1 San Francisco Bay Area, California

Here’s the bad news: the big reason to get really excited about the San Francisco Bay Area in 2016 has already happened – Super Bowl 50, held in Santa Clara’s Levi’s Stadium, is done, dusted and consigned to the history books. And the good news? Once the Super Bowl train’s left town (for Houston, Texas in 2017), you’ll have the run of an area that’s evolving at a furious pace.

From May onwards you’ll be able to check out the biggest contemporary art museum in the US, when San Francisco’s Museum of Modern Art reopens after three years of expansion. Foodies and hipsters should head to Oakland – San Fran’s sister city has been riding on a wave of justified hype for a couple of years now, so catch it while it’s still hot.

How: Norwegian’s new route from Gatwick to Oakland launches in May 2016, with flights from £199 each way, norwegian.com; San Francisco’s Hotel Zeppelin, which promises to celebrate the city’s countercultural history, opens in March. Rooms from £209, viceroyhotelsandresorts.com

Bryce Canyon National Park, Utah

2 National Parks, Utah

There are more than 400 national parks in the US, and this year the National Park Service celebrates its 100th birthday – which sounds like a good excuse for a knees-up if you ask us. Utah is home to some of the most breathtaking national parks in the country, or the ‘Big Five’ as they like to call them. In southern Utah’s 73,234-acre Arches Park (among others) you’ll find otherworldly rust-coloured sandstone cut by erosion into arches, bridges and faults and peppered with rivers and trees. It’s spectacular during the daytime, and, conveniently, at night, too. Come darkness, in Utah you’ll find yourself in the home state of three newly recognised International Dark Sky Parks – an honour reserved for the world’s most stunning starscapes, with this state now housing five of them (the most out of any of the other states in the US). Telescopes at the ready.

How: Delta has launched new flights from London to Salt Lake City from May, return fares from £805.55; see visitutah.com and visittheusa.com for more information. Try airbnb.com for a variety of cool homestays.

Arches National Park, Utah

3 Charleston to New Orleans, the Deep South

America’s Deep South is famous for its rich music culture, but what if you just can’t decide where to go? This nine-night trip with G Adventures will have you jiggling in the region’s most charming and quirky cities – that’s Charleston with its jazz and blues scene, and its beach (yep, there’s one of those); Atlanta, capital of Georgia state and home of Coca-Cola; Savanna, where you can bar-hop around the dive bars; then the Elvis mecca of Memphis. Finally, you’ll round-off the trip in New Orleans, home to creole cuisine, beignets (similar to doughnuts) and of course, jazz. If you’re looking for an insight into the real Deep South, this is as deep as it gets.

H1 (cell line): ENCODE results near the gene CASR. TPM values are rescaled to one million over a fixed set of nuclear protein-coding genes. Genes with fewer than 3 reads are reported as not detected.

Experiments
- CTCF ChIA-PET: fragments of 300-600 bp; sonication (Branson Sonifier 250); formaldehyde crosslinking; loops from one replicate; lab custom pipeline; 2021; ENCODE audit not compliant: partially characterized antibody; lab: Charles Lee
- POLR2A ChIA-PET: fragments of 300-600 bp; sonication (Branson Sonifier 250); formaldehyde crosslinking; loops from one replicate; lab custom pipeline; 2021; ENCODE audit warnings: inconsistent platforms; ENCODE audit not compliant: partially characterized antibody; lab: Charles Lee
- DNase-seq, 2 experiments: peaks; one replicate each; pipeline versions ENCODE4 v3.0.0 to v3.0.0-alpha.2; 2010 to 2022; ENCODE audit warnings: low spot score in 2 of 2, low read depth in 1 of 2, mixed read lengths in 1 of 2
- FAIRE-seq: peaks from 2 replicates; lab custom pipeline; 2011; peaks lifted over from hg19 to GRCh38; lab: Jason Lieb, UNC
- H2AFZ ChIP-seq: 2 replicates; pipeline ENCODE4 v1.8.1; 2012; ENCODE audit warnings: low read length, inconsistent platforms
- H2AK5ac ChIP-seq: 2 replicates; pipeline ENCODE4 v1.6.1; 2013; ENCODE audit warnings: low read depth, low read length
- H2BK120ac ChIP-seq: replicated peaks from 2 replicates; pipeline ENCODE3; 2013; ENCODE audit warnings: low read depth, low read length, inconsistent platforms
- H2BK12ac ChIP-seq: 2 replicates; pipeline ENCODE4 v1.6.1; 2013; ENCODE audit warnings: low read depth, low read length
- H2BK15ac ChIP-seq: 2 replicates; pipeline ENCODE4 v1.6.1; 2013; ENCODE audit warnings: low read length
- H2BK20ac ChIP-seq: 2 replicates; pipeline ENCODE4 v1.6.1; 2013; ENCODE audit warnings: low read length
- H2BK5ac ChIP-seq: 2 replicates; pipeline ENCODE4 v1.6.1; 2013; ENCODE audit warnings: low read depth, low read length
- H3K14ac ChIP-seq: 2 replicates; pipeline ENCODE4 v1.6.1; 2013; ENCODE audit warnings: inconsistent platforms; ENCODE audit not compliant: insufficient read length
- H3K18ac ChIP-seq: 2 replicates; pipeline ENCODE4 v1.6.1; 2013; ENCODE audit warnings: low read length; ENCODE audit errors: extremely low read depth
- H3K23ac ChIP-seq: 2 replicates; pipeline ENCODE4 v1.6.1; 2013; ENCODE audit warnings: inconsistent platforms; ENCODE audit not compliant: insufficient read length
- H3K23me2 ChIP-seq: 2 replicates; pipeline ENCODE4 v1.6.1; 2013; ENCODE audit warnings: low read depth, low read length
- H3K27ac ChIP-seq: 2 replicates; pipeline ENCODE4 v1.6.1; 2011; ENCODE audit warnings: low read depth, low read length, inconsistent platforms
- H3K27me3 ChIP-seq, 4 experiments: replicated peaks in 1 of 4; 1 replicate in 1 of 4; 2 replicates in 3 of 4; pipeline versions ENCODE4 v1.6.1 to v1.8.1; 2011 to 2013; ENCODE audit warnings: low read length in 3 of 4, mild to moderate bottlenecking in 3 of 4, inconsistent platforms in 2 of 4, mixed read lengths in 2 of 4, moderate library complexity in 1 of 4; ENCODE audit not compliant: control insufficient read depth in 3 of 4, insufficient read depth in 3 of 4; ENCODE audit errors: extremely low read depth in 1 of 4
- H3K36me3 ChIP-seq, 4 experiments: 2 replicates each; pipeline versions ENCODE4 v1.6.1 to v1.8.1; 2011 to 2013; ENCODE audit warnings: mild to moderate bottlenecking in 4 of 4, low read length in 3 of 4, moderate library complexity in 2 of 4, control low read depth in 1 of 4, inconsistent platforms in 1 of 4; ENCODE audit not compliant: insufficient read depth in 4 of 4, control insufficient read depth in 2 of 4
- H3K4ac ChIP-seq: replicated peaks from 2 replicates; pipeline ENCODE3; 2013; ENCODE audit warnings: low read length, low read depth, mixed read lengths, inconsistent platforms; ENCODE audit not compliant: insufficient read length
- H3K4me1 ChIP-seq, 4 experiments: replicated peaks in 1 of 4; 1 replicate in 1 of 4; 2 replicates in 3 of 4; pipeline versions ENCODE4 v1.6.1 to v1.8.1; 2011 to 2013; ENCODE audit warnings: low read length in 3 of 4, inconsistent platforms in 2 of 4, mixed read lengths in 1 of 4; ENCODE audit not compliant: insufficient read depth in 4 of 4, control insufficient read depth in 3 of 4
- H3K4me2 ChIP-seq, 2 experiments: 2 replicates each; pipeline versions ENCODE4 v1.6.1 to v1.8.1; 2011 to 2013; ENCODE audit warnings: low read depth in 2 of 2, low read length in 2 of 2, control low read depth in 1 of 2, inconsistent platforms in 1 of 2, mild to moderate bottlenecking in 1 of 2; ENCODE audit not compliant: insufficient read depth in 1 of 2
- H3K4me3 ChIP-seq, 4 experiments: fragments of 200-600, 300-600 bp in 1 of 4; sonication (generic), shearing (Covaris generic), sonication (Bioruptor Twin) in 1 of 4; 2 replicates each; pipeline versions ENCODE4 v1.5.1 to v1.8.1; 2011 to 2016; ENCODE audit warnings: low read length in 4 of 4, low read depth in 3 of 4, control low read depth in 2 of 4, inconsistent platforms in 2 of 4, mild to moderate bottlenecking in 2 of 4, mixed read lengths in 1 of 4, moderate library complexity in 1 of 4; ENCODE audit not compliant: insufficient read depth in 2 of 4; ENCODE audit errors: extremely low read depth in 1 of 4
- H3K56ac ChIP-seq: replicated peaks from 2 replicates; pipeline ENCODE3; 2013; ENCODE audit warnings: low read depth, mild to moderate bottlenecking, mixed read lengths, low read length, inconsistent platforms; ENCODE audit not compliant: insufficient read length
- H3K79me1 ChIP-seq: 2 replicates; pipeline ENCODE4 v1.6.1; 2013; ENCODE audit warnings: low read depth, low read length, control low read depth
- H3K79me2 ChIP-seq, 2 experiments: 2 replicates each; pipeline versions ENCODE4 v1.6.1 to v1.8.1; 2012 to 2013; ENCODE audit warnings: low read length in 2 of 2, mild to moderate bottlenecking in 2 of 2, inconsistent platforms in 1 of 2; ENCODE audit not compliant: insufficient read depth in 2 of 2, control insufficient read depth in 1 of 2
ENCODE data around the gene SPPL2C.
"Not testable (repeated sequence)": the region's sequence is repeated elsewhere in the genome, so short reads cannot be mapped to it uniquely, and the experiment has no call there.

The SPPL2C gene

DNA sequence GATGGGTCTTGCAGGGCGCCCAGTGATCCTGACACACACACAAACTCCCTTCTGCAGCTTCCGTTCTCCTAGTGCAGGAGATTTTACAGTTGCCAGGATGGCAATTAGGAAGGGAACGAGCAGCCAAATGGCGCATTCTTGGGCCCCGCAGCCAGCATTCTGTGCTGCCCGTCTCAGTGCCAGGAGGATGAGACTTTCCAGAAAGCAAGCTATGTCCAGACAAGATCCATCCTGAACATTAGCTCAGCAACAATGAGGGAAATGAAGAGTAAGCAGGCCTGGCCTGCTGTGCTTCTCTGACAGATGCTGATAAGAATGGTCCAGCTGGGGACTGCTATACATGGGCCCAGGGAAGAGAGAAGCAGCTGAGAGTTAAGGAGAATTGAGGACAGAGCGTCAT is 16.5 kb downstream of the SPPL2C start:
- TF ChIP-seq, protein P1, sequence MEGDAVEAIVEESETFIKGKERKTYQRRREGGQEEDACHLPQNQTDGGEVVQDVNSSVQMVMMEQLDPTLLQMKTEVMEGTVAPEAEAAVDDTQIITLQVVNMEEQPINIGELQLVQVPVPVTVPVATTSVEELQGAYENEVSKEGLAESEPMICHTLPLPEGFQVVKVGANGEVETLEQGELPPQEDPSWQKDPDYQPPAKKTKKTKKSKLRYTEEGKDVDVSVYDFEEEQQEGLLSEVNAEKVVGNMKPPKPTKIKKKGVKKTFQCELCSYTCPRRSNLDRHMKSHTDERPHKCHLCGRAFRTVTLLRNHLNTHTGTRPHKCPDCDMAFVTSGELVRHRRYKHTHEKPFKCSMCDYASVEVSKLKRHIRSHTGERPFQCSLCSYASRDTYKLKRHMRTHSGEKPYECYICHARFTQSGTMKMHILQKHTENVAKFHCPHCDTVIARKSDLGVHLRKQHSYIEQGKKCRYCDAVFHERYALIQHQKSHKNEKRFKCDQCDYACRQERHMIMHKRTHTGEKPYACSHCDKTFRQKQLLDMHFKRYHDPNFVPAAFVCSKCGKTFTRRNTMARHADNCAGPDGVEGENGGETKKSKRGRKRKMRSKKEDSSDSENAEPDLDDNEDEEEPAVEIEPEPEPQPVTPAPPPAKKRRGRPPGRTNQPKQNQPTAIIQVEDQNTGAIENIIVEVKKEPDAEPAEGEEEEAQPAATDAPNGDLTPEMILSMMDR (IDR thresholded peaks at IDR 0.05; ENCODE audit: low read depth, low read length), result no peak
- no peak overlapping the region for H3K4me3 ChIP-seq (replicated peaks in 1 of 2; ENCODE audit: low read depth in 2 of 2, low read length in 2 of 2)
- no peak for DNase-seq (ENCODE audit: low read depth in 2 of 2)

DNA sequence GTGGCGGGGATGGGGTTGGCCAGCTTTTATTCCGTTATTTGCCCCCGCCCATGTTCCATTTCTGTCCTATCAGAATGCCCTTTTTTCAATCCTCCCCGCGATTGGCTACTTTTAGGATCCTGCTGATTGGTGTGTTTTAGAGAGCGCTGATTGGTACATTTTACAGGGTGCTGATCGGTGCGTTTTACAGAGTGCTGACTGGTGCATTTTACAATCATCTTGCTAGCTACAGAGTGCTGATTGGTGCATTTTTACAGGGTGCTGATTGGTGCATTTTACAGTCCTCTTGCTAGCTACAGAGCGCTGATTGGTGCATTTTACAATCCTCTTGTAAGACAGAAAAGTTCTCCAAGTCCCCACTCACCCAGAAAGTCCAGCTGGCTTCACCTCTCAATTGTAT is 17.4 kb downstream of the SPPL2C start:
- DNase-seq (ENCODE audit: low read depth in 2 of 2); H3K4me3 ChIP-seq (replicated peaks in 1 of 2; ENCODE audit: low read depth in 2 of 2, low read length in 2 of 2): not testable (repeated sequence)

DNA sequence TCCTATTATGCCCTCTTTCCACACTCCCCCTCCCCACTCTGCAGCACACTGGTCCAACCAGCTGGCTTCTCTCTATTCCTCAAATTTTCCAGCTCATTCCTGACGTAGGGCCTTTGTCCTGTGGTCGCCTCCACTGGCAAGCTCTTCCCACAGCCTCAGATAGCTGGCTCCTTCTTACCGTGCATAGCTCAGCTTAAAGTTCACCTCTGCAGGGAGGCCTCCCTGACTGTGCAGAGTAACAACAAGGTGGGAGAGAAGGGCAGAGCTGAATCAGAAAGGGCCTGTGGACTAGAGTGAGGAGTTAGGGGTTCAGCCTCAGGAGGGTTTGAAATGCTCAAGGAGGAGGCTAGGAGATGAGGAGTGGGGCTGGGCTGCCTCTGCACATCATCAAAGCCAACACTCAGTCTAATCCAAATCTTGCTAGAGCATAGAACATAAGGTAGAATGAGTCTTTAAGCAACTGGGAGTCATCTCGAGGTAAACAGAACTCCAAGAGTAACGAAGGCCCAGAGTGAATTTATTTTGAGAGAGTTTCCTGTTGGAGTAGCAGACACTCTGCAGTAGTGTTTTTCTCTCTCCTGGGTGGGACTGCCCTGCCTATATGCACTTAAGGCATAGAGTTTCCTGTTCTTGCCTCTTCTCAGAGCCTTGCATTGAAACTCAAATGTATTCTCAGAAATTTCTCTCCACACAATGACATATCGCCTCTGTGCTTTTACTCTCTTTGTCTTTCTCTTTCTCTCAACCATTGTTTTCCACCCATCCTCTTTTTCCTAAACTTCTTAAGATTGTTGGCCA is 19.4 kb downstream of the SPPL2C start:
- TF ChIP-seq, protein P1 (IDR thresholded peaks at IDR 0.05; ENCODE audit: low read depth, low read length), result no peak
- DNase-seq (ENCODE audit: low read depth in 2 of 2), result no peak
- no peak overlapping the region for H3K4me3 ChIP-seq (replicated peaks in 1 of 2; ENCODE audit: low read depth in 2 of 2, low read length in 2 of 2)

How: G Adventures offers the nine-night trip from £1,200 including transport, accommodation and some tours, excluding international flights, gadventures.co.uk. Virgin Atlantic offers return flights to Charleston from £582, virgin-atlantic.com

Philadelphia makes an easy, and cultural, city break destination

4 Philadelphia, Pennsylvania

If, like us, you’ve spent hours poring over UNESCO’s website, you’ll know that late last year the organisation granted Philadelphia World Heritage City status, making it the first and only city in the US to have been given the honour. The title was granted to recognise the city’s notable contributions to the world. No, we don’t mean the cheesy, meaty Philly cheesesteak sandwich, although that is important. Instead, the city matched a load of rigorous criteria that Spain and Italy are famous for (from architecture to the ability to “represent a masterpiece of human creative genius”). We don’t really know what that means, but we’re with UNESCO on this one. Along with human creative genius, this is a city stocked with music bars, and is also home to the world’s largest collection of public outdoor art, thanks to the Mural Arts Program that’s been running since 1984. Take a wander down the Mural Mile and see it for yourself.

How: British Airways offers return flights to Philadelphia from £480, ba.com; the Kimpton Hotel Monaco is stylish yet well-priced, with nightly rates from £150 per room, kimptonhotels.com

The Halemaumau crater in the Volcanoes National Park, Hawaii

5 Hawaii’s islands, Hawaii

New for 2016 is TrekAmerica’s Big Island tour of Hawaii, an eight-day trip that means you don’t have to fret about which islands to include on your 2016 holiday itinerary (you have one of those, right?). The tour includes oceanside camping under the stars,
snorkelling and visiting one of the most active volcanoes in the world at Hawaii Volcanoes National Park, as well as exploring the dark caves of the Thurston Lava Tube – equally thrilling for geographers and geographyhaters, trust us. The trip includes all camp equipment and you’ll be travelling around with like-minded 18-35 year olds. Aloha!